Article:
1) "So you want to be a rock and roll star?" asked the musician, Bib Dylan. You have decided to seek fame's spotlight. And you will not be persuaded otherwise. What is it that lures you? Is it the worshiping fans? Or is it simply to be recognized for being truly fantastic at something? This is all quite understandable. I should warn you, though. It is difficult to sustain the public's favor. These people will grow bored so easily. Even jf_you should succeed, you might not be happy, once you win in your conquest of fame, complai nts will follow. For example, people will say that your
work fails to show a lack of continuity in its appeal. You see, their enthusiasm will soon dissolve I should also tell you that there will be plenty of people who will want to exploit you during your brief stay at the top. Friends? Sure, as long as you have money you'll have friends who will suck everyth ing you have out of you. And don't forget to watch your
age nt closely Y ou might n eed a good lawyer and an acco untant, but they too will want their piece of the pie —maki ng money out of you.
2) I see you understand the cruelty of the situation. However, your chase for fame can't be discouraged by my pessimistic outlook. Go ahead the n. Don't ket me stop you. But whe n you fail of fall right back where you started and you're miserable, don't accuse me of not hav ing warned you. I've done all that I can for you.
1) It is doubtful that there was a more successful comedy team in the 20 th century than the Three Stooges. Larry, Moe, and Curly became famous for their many short movies featuring extraordinary comedy. In their movies, they found many ways of showing off funny actions. They attracted large audienee and received a lot of applause. However, their movies also sparked criticism. Some people who did n't like the Three Stooges claimed they were too viole nt. I n a TV in terview Moe and Larry were roused to defe nd themselves. Their coarse brand, they said, should n't be take n seriously It was just "cartoon violenee".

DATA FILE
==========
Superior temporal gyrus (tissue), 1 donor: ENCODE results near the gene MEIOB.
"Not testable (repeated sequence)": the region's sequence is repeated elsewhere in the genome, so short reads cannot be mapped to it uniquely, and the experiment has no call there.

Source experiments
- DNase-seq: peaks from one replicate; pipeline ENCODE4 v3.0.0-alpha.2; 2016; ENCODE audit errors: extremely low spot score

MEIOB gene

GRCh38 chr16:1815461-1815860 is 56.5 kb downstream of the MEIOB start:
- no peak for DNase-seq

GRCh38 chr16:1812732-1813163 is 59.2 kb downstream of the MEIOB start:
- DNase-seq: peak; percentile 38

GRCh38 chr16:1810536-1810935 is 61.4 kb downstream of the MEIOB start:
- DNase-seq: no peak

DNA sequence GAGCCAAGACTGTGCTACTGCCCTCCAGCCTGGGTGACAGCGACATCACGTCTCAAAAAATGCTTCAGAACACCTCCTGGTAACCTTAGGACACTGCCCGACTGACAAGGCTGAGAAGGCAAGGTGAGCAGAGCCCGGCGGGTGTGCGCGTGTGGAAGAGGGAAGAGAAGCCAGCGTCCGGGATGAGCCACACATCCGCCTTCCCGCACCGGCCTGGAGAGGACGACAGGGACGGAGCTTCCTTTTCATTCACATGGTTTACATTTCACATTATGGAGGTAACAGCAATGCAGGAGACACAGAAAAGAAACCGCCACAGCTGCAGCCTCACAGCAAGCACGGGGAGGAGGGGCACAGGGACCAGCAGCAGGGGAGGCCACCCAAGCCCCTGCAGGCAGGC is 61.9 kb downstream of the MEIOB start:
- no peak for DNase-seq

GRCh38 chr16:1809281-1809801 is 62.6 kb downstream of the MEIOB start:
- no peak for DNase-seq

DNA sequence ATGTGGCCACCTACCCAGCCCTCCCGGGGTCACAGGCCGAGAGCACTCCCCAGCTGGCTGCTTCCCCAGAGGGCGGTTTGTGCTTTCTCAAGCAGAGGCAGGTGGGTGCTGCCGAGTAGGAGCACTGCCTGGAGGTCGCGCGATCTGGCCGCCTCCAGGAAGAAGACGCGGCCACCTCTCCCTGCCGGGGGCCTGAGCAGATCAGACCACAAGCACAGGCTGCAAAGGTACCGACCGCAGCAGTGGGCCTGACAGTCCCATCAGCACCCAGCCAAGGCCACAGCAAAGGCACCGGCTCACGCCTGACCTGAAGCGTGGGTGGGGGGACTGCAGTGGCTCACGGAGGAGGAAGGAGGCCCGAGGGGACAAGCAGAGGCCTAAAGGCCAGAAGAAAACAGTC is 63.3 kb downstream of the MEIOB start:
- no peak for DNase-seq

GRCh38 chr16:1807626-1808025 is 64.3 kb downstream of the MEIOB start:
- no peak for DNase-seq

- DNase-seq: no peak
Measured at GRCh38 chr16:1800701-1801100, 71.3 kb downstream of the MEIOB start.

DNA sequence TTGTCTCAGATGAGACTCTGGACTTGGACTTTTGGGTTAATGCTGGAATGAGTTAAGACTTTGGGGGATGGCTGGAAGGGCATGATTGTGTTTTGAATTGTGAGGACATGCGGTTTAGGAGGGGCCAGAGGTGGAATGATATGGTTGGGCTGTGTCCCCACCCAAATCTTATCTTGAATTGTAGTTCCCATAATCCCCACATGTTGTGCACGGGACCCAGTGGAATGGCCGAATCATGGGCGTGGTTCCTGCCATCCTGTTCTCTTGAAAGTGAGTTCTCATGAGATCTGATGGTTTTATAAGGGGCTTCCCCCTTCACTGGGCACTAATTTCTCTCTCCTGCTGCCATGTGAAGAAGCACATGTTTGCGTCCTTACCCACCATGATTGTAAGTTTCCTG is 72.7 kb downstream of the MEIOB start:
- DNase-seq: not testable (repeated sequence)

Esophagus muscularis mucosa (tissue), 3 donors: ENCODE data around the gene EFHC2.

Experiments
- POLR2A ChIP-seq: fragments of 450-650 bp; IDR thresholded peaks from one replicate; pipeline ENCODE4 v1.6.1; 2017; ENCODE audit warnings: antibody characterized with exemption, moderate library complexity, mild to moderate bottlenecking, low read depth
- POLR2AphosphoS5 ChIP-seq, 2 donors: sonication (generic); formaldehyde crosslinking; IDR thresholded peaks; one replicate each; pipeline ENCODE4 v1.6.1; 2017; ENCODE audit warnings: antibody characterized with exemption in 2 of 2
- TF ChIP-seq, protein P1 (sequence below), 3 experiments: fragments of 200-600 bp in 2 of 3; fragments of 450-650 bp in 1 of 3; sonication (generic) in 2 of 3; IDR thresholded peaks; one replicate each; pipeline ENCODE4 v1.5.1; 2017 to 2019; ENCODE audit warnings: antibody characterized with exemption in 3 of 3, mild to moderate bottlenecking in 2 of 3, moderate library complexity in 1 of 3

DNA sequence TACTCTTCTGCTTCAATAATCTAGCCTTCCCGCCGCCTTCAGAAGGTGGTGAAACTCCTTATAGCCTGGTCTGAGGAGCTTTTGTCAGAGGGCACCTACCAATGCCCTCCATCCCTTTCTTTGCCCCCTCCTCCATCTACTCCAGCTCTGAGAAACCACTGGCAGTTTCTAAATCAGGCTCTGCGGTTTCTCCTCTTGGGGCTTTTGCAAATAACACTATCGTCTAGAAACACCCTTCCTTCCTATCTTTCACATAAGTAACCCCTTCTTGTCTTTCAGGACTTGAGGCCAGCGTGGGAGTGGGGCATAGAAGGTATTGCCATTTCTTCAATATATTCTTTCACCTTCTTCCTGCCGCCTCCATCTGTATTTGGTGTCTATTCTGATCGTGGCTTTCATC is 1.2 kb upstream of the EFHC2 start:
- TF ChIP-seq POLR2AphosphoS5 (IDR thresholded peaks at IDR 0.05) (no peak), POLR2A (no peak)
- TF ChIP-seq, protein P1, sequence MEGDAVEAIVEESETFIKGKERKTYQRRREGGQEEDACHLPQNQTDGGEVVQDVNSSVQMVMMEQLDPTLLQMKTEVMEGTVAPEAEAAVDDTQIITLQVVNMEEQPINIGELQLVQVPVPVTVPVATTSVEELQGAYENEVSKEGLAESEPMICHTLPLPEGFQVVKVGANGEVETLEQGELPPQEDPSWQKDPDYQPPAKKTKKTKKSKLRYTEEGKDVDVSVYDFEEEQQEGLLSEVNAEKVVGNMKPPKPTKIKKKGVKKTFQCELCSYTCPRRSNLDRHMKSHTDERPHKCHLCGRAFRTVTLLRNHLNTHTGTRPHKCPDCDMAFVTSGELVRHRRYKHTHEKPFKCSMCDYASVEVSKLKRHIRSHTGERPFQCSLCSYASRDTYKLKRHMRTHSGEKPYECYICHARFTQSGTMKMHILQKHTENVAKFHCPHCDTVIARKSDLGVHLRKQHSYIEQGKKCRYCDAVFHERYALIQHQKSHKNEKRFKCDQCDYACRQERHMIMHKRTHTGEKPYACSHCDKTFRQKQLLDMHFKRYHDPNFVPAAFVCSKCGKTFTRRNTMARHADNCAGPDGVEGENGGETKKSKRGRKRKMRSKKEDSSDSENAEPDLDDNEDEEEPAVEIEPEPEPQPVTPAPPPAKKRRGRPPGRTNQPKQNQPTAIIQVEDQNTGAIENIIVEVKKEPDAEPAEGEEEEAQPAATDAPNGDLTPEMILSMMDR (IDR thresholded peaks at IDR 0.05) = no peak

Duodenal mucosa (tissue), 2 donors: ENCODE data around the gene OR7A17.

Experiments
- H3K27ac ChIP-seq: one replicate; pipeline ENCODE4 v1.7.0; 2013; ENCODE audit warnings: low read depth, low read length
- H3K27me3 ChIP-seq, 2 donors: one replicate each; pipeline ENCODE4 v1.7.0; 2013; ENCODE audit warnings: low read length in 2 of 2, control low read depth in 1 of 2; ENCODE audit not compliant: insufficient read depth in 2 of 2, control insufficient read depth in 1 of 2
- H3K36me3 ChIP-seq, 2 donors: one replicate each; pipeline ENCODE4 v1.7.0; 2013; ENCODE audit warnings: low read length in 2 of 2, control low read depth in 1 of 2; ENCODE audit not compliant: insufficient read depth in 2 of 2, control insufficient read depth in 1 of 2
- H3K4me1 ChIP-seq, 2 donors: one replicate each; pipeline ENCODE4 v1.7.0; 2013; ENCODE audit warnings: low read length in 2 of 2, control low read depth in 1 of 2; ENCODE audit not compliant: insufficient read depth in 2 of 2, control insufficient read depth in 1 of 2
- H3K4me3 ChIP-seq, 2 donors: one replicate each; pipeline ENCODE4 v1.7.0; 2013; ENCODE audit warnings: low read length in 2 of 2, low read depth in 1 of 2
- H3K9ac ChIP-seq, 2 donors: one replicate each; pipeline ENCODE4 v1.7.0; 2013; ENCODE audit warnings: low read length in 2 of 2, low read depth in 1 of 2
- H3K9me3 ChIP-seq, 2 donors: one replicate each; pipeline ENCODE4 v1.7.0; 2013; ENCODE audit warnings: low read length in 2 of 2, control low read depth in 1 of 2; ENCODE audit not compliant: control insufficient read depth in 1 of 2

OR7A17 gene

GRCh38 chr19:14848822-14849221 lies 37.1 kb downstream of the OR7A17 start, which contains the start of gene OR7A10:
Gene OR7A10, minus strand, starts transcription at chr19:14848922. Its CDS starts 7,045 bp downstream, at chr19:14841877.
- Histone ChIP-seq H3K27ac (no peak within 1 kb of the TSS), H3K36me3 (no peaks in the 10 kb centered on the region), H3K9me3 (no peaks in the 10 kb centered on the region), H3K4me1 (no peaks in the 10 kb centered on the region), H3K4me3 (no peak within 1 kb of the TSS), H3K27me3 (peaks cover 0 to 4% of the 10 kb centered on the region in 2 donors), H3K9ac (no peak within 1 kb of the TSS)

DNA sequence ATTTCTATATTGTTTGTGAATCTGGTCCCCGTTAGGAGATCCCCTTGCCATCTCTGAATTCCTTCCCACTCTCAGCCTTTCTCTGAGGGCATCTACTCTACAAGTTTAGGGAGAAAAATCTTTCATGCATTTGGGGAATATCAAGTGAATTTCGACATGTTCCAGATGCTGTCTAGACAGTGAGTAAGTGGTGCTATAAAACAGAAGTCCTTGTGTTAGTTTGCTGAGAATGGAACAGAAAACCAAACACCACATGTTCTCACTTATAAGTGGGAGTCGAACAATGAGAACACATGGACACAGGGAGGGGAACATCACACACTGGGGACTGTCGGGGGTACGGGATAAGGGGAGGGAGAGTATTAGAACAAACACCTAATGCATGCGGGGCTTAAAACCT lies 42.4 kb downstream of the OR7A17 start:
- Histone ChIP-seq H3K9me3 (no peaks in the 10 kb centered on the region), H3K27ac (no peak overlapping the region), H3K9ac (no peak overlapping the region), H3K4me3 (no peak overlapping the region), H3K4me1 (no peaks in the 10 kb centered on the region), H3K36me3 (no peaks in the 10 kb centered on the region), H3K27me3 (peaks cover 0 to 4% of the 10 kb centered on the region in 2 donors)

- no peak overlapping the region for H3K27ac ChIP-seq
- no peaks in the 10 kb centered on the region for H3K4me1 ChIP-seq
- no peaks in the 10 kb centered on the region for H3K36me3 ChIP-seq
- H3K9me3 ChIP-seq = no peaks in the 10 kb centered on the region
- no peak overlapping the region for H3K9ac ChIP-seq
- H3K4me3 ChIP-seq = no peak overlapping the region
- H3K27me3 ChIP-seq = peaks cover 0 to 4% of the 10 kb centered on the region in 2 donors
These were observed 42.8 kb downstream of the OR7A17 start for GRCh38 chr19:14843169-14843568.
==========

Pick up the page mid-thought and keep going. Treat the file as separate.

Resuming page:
2) The stooges got their name and their start in an act called Ted Healy and His Stooges. This act began paving the way for their exceedingly successful career. Originally the team was composed of Larry, Moe and Shemp. However, Shemp left for a career in more serious movies. When Shemp left Curly took his place. Shemp's clumsy character returned in 1964 after Curly suffered a stoke.
3) Moe was the heart and soul of the team, acting as both their main comic force and their director. He was resp on sible for scripti ng many of the jokes. He'd also spe nd time providi ng his services as their bus in ess man ager. I n 1934 the team began a series of comedy shorts that numbered more than 200 when they ceased in 1985, which won them numerous fans. Despite all the criticism, the Three Stooges are undoubtedly the most famous famous comedy team that history ever inven ted.
1) The challe nges faced by all child protect ion caseworkers are obvious. What is ofte n n ot so obvious are the many rewards a caseworker career offers. People often ask why anybody in their right mind would want to be a child protect ion caseworker, habitually deali ng with the most disadva ntaged and troubled families in their com mun ity. Caseworkers routinely come across disturbing cases of child abuse and neglect, and clients who are not cooperative. Being a caseworker means being an age nt of positive cha nge, especially whe n the welfare sector is not just a job to you, but a professi onal vocati on.
2) Child protection is a difficult and challenging career path to follow, but the rewards fo exist. Many of our caseworkers choose this career path out of a desire to contribute to the community. To be part of a process can ultimately change a family's life, and caseworkers may witness their intervention equip a young person so that his or her future prospects are improved. Of course, this does not occur with every intervention. But when it happens, it is a(n) rewarding experie nee. And if you are won deri ng whether this experie nee makes the job worthwhile, the an swer is YES ！
3) A good indicator of how outside people look at the caseworker career has been the feedback from university students. In 2006 there were 118 students on placements of caseworker career. Those students who completed their placeme nts in child protect ion told us about the great opportunity they have had to apply theory to practice: the many chances of learning new skills and trying new skills and trying new tasks; the sound knowledge available through training; and how valuable becoming familiar with different welfare services was to their future career.